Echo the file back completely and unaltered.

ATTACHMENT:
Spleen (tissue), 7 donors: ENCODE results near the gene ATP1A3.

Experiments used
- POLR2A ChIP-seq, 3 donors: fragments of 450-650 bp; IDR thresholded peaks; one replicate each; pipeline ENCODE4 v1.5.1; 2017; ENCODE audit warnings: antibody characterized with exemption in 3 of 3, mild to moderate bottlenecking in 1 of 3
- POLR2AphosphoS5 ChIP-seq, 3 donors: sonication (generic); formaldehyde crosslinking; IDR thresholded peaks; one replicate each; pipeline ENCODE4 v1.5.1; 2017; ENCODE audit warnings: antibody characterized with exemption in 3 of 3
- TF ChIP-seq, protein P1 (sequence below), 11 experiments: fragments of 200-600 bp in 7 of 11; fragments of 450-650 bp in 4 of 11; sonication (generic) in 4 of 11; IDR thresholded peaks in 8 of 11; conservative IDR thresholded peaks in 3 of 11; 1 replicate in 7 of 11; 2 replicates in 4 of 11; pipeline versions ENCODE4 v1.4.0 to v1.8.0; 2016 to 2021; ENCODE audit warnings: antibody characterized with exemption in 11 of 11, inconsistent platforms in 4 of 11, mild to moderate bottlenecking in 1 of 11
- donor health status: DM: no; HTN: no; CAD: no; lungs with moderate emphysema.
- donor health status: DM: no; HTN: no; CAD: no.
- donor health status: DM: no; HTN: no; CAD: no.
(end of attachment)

Spleen (tissue), 7 donors: ENCODE results near the gene ATP1A3.

Experiments used
- POLR2A ChIP-seq, 3 donors: fragments of 450-650 bp; IDR thresholded peaks; one replicate each; pipeline ENCODE4 v1.5.1; 2017; ENCODE audit warnings: antibody characterized with exemption in 3 of 3, mild to moderate bottlenecking in 1 of 3
- POLR2AphosphoS5 ChIP-seq, 3 donors: sonication (generic); formaldehyde crosslinking; IDR thresholded peaks; one replicate each; pipeline ENCODE4 v1.5.1; 2017; ENCODE audit warnings: antibody characterized with exemption in 3 of 3
- TF ChIP-seq, protein P1 (sequence below), 11 experiments: fragments of 200-600 bp in 7 of 11; fragments of 450-650 bp in 4 of 11; sonication (generic) in 4 of 11; IDR thresholded peaks in 8 of 11; conservative IDR thresholded peaks in 3 of 11; 1 replicate in 7 of 11; 2 replicates in 4 of 11; pipeline versions ENCODE4 v1.4.0 to v1.8.0; 2016 to 2021; ENCODE audit warnings: antibody characterized with exemption in 11 of 11, inconsistent platforms in 4 of 11, mild to moderate bottlenecking in 1 of 11
- donor health status: DM: no; HTN: no; CAD: no; lungs with moderate emphysema.
- donor health status: DM: no; HTN: no; CAD: no.
- donor health status: DM: no; HTN: no; CAD: no.